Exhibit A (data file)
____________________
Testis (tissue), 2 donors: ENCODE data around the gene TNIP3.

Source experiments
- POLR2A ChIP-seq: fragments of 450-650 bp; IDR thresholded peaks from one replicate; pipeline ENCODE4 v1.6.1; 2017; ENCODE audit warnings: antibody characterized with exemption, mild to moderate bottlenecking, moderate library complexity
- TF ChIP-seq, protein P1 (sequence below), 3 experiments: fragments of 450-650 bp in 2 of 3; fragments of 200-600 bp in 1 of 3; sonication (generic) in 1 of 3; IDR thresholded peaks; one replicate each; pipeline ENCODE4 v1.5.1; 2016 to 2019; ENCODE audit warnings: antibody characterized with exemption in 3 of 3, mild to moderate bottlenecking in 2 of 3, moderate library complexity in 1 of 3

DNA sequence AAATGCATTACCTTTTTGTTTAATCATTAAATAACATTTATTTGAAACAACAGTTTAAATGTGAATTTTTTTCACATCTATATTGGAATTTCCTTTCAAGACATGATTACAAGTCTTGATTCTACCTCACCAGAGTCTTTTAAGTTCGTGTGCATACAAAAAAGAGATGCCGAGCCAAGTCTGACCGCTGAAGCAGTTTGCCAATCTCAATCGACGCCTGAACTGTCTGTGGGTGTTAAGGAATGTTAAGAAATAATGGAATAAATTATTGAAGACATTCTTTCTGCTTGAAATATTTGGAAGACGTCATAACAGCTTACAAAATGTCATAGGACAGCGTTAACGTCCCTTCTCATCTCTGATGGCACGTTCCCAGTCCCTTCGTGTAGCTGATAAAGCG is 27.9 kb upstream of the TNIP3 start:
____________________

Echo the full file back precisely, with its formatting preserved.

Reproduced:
Testis (tissue), 2 donors: ENCODE data around the gene TNIP3.

Source experiments
- POLR2A ChIP-seq: fragments of 450-650 bp; IDR thresholded peaks from one replicate; pipeline ENCODE4 v1.6.1; 2017; ENCODE audit warnings: antibody characterized with exemption, mild to moderate bottlenecking, moderate library complexity
- TF ChIP-seq, protein P1 (sequence below), 3 experiments: fragments of 450-650 bp in 2 of 3; fragments of 200-600 bp in 1 of 3; sonication (generic) in 1 of 3; IDR thresholded peaks; one replicate each; pipeline ENCODE4 v1.5.1; 2016 to 2019; ENCODE audit warnings: antibody characterized with exemption in 3 of 3, mild to moderate bottlenecking in 2 of 3, moderate library complexity in 1 of 3

DNA sequence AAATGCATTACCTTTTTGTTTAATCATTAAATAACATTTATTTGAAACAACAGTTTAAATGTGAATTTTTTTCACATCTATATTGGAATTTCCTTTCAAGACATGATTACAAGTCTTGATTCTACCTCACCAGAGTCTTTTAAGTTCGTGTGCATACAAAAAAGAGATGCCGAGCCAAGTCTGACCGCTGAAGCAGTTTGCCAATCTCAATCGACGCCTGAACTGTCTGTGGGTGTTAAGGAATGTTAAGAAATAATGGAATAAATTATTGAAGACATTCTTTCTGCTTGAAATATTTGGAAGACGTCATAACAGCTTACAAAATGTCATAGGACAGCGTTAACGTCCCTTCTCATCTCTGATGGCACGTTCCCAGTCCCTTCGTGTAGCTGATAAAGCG is 27.9 kb upstream of the TNIP3 start: